Take any point, as A for example, draw a straight line through it in both directions, as CAK. Divide the line CK at A by a line at right angles, which we will call DAE. Now select a point anywhere on the line AK, let it be B, and one obtains the primary measurement of AB, which will be the common measure of our work. Take three times the length of AB and mark off the central line from A to C, which will be AC. Now take twice the distance between AB and mark it off on the line DAE at E and again at D, in such a way that the distance between D and E is four times the distance between A and B. Thus is formed our Cross of four Elements, that is to say, the Quaternary formed by the lines AB, AC, AD, AE. Now on the line BK take a distance equal to AD up the central line to I. With this point I as a center, and IB as the radius, describe a circle which cuts the line AK at R: from the point R towards K mark a distance equal to AB, let it be RK. From the point K draw a line at right angles to the central line on both sides, forming an angle on either side of AK, which will be PFK. From the point K measure in the direction of F a distance equal to AD, which will be KF: now with K as center and KF as radius describe a half-circle FLP, so that FKP is the diameter. Finally, at point C draw a line at right angles to AC sufficiently long in both directions to form OCQ. Now on the line CO we measure from C a distance equal to AB, which is CM, and with M as a center and MC as a radius we describe a semicircle CHO. And in the same manner on CQ, from the point C we measure a distance equal to AB which is CN, and from the center N, with CN as radius, we trace a semicircle CGQ, of which CNQ is the diameter. We now affirm, from this, that all the requisite measurements are found explained and described in our Monad.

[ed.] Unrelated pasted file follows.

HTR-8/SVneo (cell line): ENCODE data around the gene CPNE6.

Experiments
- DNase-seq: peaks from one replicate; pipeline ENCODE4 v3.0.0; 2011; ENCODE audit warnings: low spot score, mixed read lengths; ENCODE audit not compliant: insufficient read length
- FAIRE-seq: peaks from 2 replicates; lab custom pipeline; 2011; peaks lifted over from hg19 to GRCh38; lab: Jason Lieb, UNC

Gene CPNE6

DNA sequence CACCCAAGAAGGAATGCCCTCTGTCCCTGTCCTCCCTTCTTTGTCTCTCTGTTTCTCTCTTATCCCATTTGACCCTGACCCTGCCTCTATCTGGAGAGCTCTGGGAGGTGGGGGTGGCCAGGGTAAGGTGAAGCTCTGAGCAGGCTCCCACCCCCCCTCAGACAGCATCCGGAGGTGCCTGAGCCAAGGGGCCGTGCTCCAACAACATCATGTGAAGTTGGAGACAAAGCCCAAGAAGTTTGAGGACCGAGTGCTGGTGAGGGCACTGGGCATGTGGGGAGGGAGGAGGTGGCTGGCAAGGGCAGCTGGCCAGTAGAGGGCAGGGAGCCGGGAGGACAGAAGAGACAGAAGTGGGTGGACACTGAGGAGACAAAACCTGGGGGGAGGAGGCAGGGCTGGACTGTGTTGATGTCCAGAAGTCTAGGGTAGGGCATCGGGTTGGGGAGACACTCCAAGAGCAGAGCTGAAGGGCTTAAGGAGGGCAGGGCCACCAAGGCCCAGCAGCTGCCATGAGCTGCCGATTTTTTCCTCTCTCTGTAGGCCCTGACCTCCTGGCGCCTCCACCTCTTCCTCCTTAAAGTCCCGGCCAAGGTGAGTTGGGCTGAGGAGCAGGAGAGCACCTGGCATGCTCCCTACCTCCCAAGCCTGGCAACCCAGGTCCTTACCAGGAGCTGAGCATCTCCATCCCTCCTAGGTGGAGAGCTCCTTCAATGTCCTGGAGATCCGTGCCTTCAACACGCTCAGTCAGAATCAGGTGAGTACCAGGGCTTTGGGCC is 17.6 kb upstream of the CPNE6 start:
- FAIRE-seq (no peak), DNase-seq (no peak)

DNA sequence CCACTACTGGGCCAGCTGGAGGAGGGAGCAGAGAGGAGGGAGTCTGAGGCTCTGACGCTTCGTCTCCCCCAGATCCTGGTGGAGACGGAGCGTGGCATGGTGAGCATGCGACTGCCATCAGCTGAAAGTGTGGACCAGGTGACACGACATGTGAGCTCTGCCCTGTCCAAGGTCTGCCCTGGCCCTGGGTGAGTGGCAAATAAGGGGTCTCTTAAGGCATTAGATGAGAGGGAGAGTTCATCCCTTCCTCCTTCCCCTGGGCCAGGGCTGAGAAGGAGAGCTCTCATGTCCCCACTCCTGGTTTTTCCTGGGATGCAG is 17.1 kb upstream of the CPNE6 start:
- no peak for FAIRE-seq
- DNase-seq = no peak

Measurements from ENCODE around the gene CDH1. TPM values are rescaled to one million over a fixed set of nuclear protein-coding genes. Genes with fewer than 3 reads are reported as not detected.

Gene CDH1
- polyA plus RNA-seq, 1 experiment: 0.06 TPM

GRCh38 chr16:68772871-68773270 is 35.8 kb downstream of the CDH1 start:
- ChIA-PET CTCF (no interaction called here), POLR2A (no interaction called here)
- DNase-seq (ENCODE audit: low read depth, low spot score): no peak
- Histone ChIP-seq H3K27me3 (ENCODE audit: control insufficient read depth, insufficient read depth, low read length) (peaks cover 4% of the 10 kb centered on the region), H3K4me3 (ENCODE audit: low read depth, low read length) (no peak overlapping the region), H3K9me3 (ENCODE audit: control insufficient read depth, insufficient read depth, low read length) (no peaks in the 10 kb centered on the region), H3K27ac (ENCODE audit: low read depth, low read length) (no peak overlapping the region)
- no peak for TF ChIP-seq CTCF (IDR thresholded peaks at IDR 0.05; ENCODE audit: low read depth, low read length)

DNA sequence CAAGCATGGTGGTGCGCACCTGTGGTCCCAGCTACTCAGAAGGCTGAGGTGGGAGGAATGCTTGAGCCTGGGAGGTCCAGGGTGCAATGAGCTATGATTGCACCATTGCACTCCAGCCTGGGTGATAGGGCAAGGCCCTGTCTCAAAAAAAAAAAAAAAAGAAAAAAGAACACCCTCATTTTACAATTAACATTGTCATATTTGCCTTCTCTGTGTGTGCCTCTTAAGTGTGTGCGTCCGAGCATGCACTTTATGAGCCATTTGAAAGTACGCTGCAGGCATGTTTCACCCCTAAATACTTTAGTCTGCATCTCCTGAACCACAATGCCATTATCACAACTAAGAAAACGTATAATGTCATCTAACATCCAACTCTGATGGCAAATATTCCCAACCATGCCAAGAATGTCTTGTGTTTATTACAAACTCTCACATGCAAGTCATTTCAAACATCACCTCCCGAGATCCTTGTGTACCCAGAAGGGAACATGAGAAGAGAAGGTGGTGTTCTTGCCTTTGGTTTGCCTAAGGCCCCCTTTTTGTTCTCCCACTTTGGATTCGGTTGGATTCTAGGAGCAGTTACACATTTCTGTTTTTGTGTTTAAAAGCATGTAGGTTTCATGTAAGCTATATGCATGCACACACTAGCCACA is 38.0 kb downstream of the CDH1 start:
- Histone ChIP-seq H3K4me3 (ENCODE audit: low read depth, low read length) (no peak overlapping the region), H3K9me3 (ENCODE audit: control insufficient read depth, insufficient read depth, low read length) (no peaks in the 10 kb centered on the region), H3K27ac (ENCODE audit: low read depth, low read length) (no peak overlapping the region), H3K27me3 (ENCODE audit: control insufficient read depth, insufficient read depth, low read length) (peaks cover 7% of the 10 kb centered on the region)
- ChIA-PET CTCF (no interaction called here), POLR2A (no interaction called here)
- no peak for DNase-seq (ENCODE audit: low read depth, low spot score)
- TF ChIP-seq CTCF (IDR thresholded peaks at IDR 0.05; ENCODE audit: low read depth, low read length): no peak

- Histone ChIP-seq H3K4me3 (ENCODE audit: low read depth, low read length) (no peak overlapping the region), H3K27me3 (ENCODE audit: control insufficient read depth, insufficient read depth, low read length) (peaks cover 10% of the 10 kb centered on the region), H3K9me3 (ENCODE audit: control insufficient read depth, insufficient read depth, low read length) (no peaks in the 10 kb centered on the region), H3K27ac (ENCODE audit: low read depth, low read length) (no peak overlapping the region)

It would be well to notice, you who know the distances of our mechanism, that the whole of the line CK is composed of nine parts, of which one is our fundamental, and which in another fashion is able to contribute towards the perfection of our work: then, again, all the diameters and semi-diameters must be designated here by suppositional lines hidden or obscured, as the geometricians say. It is not necessary to leave any center visible, the exception being the solar center, which is here marked by the letter I, to which it is unnecessary to add any letter. Meanwhile those who are adept at our mechanism can add something to the solar periphery, by way of ornament and not by virtue of any mystical necessity: for this reason it has not been formerly considered by us. This something is a boundary ring, necessarily a line parallel to the original periphery. The distance between these parallels may be fixed at a quarter or a fifth part of the distance AB. One may also give to the crescent of the Moon a form which this planet frequently assumes in the sky, after her conjunction with the Sun — that is to say, in the form of the Horns, which you will obtain if from the point K in the direction of R you measure the distance just mentioned, i.e. the fourth or fifth part of the line AB, and if from the point thereby obtained, as a center, you trace with the original lunar radius the second part of the lunar crescent, which joins the extremities at both ends of the first semicircle. You may perform a similar operation in respect of the positions M and N when erecting the perpendicular at each one of these center points; we can use the sixth part of AB or a little less, from which point, as the center, we describe two other semicircles, using the radius of the two first, MC and NC.